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Alice Davis Menken Papers

Identifier: P-23

Scope and Content Note

The papers of Alice Davis Menken contain correspondence, reports, published and unpublished articles notebooks, travel diaries, ephemera, programs, photographs, post cards, book reviews, and pamphlets relating to Menken's work with a number of agencies, including: the Society of New York State Women, the Jewish Welfare Board, the Women's Motor Corps of America, the Jewish Protectory and Aid Society (later renamed the Jewish Board of Guardians), the New York City Women's Night Court, the Hudson State Training School, the New York State Reformatory for Women, the Society for Political Study, the Daughters of the American Revolution, the Progressive Party, the Mayor's Committee of Women on National Defense, Congregation Shearith Israel, the Florence Crittendon League, the New York Training School for Community Center Workers, the Committee of Fourteen, and Inwood House. Also included is material pertaining to her personal life, copies of her published and unpublished writings, and other printed material relating to corrections and the penal system and photographs.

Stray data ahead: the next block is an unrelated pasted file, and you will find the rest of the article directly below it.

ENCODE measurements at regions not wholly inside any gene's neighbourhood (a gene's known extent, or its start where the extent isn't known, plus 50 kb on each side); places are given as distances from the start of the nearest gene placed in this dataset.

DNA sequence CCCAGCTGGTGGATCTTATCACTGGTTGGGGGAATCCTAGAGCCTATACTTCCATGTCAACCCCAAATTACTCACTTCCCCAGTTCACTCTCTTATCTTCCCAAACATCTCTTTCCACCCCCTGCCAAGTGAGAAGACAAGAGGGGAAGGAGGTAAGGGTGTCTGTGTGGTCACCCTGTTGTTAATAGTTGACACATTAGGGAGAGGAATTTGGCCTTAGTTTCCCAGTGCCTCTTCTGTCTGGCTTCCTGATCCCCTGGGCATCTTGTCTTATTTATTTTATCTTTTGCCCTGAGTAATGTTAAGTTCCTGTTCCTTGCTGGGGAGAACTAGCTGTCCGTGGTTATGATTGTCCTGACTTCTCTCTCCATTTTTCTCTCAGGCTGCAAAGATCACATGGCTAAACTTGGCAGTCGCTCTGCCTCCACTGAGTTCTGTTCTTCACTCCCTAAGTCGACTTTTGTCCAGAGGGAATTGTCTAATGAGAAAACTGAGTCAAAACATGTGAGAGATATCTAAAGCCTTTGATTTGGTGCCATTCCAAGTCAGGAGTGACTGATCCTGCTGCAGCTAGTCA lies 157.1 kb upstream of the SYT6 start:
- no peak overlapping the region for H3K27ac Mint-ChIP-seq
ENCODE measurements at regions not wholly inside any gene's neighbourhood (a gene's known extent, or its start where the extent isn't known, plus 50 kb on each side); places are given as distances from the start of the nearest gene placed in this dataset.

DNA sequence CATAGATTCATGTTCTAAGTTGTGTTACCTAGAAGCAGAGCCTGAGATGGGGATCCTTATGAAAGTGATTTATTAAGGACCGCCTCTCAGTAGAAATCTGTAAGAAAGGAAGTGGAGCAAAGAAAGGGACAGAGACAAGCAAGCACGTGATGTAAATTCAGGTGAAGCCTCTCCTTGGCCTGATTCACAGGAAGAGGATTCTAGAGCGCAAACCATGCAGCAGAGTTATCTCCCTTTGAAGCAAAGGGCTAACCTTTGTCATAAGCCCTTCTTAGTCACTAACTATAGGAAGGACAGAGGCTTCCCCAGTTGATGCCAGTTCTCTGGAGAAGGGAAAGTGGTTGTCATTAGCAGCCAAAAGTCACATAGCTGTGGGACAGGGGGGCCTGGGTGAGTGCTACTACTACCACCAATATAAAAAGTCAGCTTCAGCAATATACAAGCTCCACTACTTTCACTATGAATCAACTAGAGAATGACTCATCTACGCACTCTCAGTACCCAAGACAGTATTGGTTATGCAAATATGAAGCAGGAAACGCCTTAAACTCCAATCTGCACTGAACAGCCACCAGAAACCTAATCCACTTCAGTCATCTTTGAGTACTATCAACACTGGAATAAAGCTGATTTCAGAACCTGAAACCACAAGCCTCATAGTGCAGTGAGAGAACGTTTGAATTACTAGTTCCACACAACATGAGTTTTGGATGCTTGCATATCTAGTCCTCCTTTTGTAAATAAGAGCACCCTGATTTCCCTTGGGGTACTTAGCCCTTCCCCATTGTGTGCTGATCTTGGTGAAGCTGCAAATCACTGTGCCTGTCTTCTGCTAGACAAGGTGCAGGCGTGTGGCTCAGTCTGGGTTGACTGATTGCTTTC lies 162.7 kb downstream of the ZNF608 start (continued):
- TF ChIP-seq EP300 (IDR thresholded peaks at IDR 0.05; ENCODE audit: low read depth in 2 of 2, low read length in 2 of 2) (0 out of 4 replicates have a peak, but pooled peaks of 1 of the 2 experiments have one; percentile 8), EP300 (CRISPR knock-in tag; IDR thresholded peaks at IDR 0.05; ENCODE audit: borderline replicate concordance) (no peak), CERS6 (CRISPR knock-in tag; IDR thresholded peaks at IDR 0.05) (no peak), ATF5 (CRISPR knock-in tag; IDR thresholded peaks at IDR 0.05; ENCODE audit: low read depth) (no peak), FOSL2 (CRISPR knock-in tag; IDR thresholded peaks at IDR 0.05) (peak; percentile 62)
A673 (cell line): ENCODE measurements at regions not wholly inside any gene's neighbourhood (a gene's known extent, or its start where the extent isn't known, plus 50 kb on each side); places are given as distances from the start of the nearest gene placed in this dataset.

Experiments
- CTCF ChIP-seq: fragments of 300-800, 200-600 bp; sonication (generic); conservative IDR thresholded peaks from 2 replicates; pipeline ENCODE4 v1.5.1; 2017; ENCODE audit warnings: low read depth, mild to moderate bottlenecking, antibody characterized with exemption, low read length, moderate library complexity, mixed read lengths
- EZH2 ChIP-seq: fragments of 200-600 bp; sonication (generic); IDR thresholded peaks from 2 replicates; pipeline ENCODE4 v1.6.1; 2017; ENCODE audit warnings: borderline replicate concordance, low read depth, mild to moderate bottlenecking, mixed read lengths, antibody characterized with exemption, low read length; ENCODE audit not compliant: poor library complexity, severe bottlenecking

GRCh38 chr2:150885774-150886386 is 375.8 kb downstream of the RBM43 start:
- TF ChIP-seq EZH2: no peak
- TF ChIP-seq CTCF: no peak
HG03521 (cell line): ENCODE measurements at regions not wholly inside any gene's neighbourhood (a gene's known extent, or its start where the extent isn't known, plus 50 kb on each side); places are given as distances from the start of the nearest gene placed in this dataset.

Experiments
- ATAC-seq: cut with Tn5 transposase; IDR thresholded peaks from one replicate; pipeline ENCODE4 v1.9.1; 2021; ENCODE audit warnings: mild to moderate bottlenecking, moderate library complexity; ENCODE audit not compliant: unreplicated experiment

Menken's scrapbooks cover the years 1883-1936. They contain 2,200 items including newspaper clippings, manuscript, typescript and published essays, speeches, ribbons and badges, postcards, photographs, correspondence and ephemera. [Use of the scrapbooks may be restricted because of their ongoing conservation.]

The collection is valuable to researchers studying New York Jewry, the history of the New York (and U.S.) corrections system, women's history, any of the above-mentioned organizations, and women and Jews in (non-professional) social work.

Of special interest is correspondence between Menken and other influential Jews of the time such as H. Pereira Mendes, David de Sola Pool, and Jessica B. Peixotto on her work; also interesting is an illuminated book given to Menken by the Sisterhood of Shearith Israel in 1926


  • Creation: undated, 1882-1936